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5 Species of Water Snakes in Alabama (Pictures)

Water snakes are commonly found anywhere there is a body of freshwater in Alabama. These snakes play an essential role in maintaining the ecological balance of the aquatic ecosystem by controlling the populations of fish, frogs, and other prey species.

The snake species are well-adapted to life in the water and can be found in a variety of aquatic habitats, such as rivers, lakes, ponds, marshes, and swamps. Despite their importance to the ecosystem, many people often misunderstand and fear water snakes, leading to conflicts and negative attitudes toward these fascinating reptiles.

Photo collage water snakes in Alabama

5 Water Snakes in Alabama

There are several species of water snakes in Alabama including the Diamondback Water Snake, Northern Water Snake, Yellowbelly Water Snake, Brown Water Snake, and Gulf Saltmarsh Snake.

1. Diamondback Water Snake

Diamondback Water Snake
Diamondback Water Snake | k.draper | Flickr | CC BY-ND 2.0

Scientific Name: Nerodia rhombifer

The Diamondback Water Snake is a common species of water snake that can be found in Alabama. These snakes are known for their distinctive diamond-shaped pattern along their back, which is usually dark brown or black against a lighter brown or gray background. This species ranges in length from 3 to 5 feet.

Diamondback water snakes are non-venomous and feed primarily on fish, frogs, and other aquatic prey. They are highly aquatic and are often seen swimming or basking along the shores of rivers, lakes, and other bodies of water. They are also strong swimmers and can hold their breath for several minutes while diving for food.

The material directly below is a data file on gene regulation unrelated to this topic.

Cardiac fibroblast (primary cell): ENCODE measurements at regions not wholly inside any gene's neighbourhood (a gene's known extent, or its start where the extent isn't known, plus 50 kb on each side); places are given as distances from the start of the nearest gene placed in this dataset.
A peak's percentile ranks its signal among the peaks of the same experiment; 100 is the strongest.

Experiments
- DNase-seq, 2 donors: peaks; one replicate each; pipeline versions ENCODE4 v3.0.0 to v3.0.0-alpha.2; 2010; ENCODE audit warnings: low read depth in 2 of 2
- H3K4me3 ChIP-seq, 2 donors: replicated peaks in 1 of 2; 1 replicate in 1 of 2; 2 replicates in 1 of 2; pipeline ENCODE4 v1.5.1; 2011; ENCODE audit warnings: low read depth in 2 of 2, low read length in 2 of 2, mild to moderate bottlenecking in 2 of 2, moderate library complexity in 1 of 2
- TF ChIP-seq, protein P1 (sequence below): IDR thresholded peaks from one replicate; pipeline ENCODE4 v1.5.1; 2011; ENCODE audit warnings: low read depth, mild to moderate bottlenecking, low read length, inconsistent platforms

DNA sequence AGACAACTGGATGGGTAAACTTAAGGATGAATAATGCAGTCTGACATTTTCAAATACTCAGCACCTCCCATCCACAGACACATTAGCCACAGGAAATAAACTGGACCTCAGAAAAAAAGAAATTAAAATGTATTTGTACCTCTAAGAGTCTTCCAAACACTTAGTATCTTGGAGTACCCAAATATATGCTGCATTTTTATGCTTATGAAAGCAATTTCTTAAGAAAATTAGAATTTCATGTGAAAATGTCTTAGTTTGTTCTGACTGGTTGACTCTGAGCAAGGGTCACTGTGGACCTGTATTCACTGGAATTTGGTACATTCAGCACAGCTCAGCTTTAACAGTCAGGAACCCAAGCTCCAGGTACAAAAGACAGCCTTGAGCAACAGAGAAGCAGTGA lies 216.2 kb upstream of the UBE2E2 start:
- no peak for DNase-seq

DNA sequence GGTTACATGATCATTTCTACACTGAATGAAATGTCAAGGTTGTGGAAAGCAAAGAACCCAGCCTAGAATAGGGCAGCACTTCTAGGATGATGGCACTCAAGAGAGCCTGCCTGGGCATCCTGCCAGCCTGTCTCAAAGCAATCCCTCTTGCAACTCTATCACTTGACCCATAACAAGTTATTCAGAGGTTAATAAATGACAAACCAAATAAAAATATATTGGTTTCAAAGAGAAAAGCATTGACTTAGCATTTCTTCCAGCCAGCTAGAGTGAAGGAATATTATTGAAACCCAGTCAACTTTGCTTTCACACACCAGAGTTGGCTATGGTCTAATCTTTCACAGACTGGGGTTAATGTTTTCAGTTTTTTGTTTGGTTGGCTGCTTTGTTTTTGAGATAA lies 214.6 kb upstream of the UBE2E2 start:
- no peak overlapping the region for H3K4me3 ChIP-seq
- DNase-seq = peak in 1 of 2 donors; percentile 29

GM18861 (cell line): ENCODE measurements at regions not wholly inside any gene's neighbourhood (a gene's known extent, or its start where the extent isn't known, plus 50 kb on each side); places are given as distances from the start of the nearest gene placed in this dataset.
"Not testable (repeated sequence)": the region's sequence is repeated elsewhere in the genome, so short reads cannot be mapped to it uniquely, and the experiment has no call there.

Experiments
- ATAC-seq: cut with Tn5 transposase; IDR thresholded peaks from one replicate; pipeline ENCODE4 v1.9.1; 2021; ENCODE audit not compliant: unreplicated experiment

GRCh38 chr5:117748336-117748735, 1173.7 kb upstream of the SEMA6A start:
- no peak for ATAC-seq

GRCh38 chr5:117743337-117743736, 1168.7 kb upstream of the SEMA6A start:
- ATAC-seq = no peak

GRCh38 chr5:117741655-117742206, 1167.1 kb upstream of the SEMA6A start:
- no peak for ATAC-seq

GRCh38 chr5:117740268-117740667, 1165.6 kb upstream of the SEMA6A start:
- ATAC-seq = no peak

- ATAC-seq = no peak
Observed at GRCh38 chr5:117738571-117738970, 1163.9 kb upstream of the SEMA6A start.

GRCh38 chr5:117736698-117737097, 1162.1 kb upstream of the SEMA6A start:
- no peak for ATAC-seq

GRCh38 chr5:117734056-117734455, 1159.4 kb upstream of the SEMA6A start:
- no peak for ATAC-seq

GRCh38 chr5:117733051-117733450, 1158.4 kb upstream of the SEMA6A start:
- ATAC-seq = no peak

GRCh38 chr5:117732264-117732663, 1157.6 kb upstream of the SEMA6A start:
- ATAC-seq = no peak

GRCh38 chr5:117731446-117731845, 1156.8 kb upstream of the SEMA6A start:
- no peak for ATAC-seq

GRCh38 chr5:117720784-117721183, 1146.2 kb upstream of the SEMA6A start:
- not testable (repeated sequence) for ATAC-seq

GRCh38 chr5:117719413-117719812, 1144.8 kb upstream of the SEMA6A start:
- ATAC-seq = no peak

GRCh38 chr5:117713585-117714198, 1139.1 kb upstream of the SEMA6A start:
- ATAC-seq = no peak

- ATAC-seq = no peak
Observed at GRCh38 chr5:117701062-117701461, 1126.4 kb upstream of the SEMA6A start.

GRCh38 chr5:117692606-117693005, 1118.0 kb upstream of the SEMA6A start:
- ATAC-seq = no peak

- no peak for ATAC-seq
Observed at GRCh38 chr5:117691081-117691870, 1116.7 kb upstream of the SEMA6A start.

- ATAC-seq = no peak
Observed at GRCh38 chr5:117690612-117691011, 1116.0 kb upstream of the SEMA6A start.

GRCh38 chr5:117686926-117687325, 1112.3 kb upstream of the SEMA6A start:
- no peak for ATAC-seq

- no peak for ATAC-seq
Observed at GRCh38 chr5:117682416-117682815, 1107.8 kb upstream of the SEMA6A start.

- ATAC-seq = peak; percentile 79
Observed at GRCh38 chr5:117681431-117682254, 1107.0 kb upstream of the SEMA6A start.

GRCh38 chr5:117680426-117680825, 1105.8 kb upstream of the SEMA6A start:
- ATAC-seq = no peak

In Alabama, Diamondback water snakes are generally found in the southern and central parts of the state and are common in many of the state’s waterways. Despite their abundance, Diamondback water snakes are still sometimes mistaken for venomous species but are completely harmless to humans.

2. Northern Water Snake

Northern water snake on log
Northern water snake on log | image by Peter Paplanus via Flickr | CC BY 2.0

Scientific Name: Nerodia sipedon sipedon

The Northern water snake is a non-venomous species of water snake found in Alabama. These snakes are usually light to dark brown in color and have distinctive markings, such as bold bands or blotches along their bodies. They feed primarily on fish and frogs but will also consume other small aquatic prey if available.

Northern water snakes are often found near water, such as rivers, lakes, and marshes. They are strong swimmers and are well-adapted to life in the water, where they play an important role in controlling the populations of their prey. In Alabama, Northern water snakes are found in the northern and central parts of the state.

3. Yellowbelly Water Snake

Yellowbelly water snake resting
Yellowbelly water snake resting | image by Peter Paplanus via Flickr | CC BY 2.0

Scientific Name: Nerodia erythrogaster flavigaster

The Yellowbelly water snake is a non-venomous species of water snake that can be found in southern and central parts of Alabama. They are one of five subspecies of plain-belly water snakes. These snakes are named for their distinctive yellow or orange belly, which serves as a warning to potential predators of their unpalatability.

Yellowbelly Water Snakes grow between 30 and 40 inches in length. These snakes are primarily aquatic and feed on a variety of prey, including fish, frogs, and other small aquatic animals. They are strong swimmers and are often found near water, such as rivers, lakes, and swamps.

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4. Brown Water Snake

Brown water snake on log
Brown water snake on log | image by Kelly Verdeck via Flickr | CC BY-ND 2.0

Scientific Name: Nerodia taxispilota

The Brown Water Snake is a non-venomous species of water snake that can be found in Alabama. These snakes are usually light to dark brown in color and have distinctive markings, such as bold bands or blotches along their bodies. On average, this species measures between 30 and 55 inches.